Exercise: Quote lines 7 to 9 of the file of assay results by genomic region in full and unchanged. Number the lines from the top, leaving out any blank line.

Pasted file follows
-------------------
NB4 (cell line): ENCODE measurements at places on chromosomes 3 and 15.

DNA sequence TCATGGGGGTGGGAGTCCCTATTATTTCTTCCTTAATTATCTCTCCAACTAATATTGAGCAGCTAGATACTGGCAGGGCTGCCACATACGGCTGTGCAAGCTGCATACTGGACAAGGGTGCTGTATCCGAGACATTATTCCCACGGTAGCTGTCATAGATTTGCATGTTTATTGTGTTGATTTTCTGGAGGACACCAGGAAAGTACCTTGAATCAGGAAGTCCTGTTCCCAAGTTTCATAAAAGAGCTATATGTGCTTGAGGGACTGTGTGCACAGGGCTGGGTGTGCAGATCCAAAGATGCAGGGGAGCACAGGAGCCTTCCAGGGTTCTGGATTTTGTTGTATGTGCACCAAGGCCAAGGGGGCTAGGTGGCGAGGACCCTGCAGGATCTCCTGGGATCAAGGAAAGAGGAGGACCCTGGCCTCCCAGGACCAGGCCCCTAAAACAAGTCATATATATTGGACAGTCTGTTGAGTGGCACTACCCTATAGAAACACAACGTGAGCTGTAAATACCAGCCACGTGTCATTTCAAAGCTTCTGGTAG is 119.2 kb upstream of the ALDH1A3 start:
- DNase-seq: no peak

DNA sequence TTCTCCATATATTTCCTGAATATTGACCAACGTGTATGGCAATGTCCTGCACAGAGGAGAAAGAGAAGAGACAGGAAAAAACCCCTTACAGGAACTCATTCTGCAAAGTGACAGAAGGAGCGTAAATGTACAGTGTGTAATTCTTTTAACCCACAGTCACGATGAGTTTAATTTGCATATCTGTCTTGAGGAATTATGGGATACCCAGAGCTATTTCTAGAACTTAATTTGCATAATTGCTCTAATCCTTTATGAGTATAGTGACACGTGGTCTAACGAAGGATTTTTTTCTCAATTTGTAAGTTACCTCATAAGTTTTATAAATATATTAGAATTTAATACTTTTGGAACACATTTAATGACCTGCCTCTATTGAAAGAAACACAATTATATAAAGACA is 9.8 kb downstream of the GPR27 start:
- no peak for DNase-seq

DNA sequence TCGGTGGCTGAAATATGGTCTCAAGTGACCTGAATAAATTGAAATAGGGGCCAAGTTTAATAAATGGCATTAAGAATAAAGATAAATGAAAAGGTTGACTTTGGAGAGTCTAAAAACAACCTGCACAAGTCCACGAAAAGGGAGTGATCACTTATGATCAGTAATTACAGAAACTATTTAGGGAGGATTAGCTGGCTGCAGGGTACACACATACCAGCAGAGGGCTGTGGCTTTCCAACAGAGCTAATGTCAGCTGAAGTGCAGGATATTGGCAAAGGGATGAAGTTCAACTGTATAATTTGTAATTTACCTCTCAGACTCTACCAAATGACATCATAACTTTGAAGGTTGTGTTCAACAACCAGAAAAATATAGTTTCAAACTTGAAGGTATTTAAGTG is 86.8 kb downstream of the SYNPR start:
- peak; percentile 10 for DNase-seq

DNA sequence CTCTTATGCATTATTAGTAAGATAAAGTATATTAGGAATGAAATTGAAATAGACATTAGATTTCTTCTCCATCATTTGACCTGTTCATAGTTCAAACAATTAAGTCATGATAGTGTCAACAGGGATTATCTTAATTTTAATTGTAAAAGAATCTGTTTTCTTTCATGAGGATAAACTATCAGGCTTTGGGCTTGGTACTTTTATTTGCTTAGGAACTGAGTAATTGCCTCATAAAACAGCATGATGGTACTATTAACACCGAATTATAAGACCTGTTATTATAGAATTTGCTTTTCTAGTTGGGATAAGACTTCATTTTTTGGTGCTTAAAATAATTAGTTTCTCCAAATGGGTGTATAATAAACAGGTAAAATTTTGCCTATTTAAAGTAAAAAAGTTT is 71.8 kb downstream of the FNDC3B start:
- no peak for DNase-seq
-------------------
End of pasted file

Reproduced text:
- peak; percentile 10 for DNase-seq

DNA sequence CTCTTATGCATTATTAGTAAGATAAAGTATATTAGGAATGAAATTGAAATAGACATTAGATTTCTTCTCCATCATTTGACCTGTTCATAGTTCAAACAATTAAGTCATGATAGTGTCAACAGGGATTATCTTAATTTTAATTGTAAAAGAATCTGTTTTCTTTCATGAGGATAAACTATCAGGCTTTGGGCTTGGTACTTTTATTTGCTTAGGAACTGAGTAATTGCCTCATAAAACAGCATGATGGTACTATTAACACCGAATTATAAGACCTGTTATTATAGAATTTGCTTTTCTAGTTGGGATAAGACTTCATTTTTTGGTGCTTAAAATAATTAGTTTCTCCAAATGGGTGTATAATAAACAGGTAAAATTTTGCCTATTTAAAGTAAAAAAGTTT is 71.8 kb downstream of the FNDC3B start:
- no peak for DNase-seq